Kingsley has meant to find his way to Severus Snape's door for nearly a year. He has known where he was the whole time, of course he has. Kingsley is in charge of keeping tabs on all the exiled Death Eaters; those Death Eaters whose crimes were not quite large enough to merit death or imprisonment, and not quite small enough to allow for pardon.
Severus is not one of those Death Eaters. He is the Death Eater that nobody knows what to do with. He is the Death Eater who defies binaries and paradigms, and things that people find comforting.
It is because Kingsley argued for Severus' exile that he was put in charge of the Death Eater Diaspora, as it is called around the office. The charge is meant to be punishment. Some days, maybe even most days, it is.
There are a few perks, however, and the uncomprehending stare that Severus levels at Kingsley after opening the door to his house and finding the Auror on his stoop is certainly one of them. Kingsley says, "Hello."
Severus says, "I haven't broken any of the conditions of my exile."
"Not here in my official capacity," Kingsley tells him, fully expecting to be told to go away.
Severus, rather than giving him a thirty second warning, or something equally melodramatic and expected, steps outside his house, and closes the door behind him. "In what capacity are you here, then?"
Kingsley shrugs. "Thought I'd check up on an old. . .fighting buddy."
Not a thing about Severus' facial expression changes, but his eyes worry at Kingsley, like maybe he's speaking to an imbalanced and dangerous man. A man who has a wand. "After a year."
Kingsley learned early on never to be apologetic when facing Severus down. "Better late than never."
"Plenty of people."
"I do not know a one."
Silently, eloquently, Kingsley looks at the house behind him, set on an English hillside at least three miles from the next house, and devoid of any magical traveling devices. Kingsley knows; he swept for them.
Severus grunts. "You've done your good deed. Now go."
The second time Severus answers the door because five minutes of caustic, cautious, cold conversation is better than the days and days and days which he spends trying to find something, anything with which to occupy his mind.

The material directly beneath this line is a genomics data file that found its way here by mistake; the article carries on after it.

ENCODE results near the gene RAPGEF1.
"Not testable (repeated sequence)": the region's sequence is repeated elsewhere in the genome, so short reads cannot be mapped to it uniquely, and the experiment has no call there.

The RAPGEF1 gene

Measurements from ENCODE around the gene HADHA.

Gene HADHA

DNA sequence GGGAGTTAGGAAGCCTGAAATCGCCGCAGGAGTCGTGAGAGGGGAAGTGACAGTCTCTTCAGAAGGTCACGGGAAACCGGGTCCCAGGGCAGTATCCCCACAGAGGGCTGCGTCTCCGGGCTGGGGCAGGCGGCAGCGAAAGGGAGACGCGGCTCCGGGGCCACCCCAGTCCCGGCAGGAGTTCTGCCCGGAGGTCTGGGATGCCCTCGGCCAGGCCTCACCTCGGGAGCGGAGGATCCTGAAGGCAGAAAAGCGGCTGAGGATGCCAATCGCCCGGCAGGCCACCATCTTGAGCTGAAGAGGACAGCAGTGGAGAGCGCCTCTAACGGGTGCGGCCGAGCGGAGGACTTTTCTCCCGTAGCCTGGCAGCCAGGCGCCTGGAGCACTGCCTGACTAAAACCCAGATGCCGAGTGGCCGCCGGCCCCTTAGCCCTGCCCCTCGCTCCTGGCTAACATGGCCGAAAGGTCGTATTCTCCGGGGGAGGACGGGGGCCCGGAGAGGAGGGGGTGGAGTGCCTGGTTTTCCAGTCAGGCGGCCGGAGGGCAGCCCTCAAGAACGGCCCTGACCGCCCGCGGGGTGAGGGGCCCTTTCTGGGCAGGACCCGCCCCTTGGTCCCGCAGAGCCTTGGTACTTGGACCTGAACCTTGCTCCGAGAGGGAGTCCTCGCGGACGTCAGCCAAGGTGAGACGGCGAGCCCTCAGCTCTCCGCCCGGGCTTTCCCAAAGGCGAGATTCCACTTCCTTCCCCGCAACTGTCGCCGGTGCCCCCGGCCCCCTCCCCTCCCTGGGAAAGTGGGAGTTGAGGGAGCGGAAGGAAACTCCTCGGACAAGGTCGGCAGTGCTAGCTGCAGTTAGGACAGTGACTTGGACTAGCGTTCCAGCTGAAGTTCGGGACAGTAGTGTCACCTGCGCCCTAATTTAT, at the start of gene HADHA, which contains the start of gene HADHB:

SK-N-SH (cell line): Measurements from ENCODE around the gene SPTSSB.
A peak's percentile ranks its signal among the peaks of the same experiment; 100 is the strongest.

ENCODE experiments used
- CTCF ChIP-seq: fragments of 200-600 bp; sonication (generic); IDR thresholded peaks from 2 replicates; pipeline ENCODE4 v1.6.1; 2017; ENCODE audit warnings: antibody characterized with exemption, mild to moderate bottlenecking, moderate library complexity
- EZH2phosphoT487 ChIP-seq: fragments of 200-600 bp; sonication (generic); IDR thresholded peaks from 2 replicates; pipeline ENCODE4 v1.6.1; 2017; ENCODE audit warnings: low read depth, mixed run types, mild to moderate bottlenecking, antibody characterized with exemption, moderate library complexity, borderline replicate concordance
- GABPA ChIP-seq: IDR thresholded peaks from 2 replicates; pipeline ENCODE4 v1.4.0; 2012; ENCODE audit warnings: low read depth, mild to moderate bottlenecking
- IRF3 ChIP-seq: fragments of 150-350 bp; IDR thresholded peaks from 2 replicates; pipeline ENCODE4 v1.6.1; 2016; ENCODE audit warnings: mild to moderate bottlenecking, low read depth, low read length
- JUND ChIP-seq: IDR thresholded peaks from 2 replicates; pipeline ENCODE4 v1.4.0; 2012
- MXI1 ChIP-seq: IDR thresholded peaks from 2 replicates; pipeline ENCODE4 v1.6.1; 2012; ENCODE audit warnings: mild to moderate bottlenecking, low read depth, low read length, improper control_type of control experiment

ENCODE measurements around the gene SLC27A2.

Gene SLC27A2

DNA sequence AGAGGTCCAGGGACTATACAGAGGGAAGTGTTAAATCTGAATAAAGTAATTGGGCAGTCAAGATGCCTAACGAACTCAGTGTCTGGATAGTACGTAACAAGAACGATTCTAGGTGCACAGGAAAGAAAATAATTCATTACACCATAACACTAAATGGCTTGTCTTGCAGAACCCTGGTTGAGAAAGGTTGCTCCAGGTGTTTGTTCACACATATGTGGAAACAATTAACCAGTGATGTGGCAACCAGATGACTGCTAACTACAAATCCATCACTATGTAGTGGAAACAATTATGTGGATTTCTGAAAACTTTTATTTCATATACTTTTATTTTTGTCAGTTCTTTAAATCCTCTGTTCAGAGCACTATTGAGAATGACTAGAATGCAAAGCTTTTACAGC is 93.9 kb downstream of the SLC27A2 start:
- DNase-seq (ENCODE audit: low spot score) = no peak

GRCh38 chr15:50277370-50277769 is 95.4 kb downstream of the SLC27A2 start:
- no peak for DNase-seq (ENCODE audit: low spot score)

Kingsley comes bearing a gift the second time. The owl in his hands is tiny, barely hatched, and has the capability of becoming a familiar. It is utterly, entirely against the rules that he helped to draw up.
Severus looks at it, horrified. "What is that?"
Kingsley can see how he wouldn't know. The thing is fairly mangled, hardly breathing. "Owl."
"You should give it some hemlock."
"Have you any?"
Severus does not say anything. Potions ingredients are against those very same rules.
Kingsley says, "You saved four of the owls at Hogwarts after a freak thestral attack your first year as Potions professor. You have a knack." Kingsley's seventh year. He'd been totally, heartbreakingly enamoured.
Kingsley is the one to stay silent this time. Severus plays by the rules when they suit him.
"Why are you still on my doorstep?"
"Because I've yet to convince you that I'm not here in my official capacity," Kingsley says, and gently transfers the owl into Severus' open palm. He walks away, leaving the man to his own decisions.
The third time, Severus opens the door because Fuga won't stop hooting until he does.
"How is she?" Kingsley asks.
Severus steps back from the door. "I suppose you might as well see for yourself."
Kingsley can hear the bitterness in the statement. "She isn't a trick, Severus."
Severus closes the door behind him. "She isn't a gift either."
Kingsley doesn't know about that so much. He knows, "I didn't want her to die."
"There are others-"
"I'd seen you do it."
"Seventeen. And a Hufflepuff. We tend to go unnoticed. It can, at times, be useful."
"Odd thing to remember."
"I suppose," Kingsley says, stroking gently at the owl's head. "Did you name her?"
"Flight," Kingsley whispers.
Severus stiffens at his side. "Most wizards never bother to actually learn the language they spew with impunity."